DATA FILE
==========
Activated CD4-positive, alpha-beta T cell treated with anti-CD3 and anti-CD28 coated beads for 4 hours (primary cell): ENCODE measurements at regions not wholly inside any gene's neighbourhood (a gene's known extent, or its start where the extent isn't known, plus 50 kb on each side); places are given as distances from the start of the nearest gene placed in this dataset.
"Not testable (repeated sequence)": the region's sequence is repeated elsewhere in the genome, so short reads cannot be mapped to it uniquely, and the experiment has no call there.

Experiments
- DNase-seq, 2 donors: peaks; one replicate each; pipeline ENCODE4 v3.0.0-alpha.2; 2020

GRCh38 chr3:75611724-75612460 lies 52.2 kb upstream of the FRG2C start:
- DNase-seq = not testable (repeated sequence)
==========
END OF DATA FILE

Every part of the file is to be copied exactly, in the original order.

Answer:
Activated CD4-positive, alpha-beta T cell treated with anti-CD3 and anti-CD28 coated beads for 4 hours (primary cell): ENCODE measurements at regions not wholly inside any gene's neighbourhood (a gene's known extent, or its start where the extent isn't known, plus 50 kb on each side); places are given as distances from the start of the nearest gene placed in this dataset.
"Not testable (repeated sequence)": the region's sequence is repeated elsewhere in the genome, so short reads cannot be mapped to it uniquely, and the experiment has no call there.

Experiments
- DNase-seq, 2 donors: peaks; one replicate each; pipeline ENCODE4 v3.0.0-alpha.2; 2020

GRCh38 chr3:75611724-75612460 lies 52.2 kb upstream of the FRG2C start:
- DNase-seq = not testable (repeated sequence)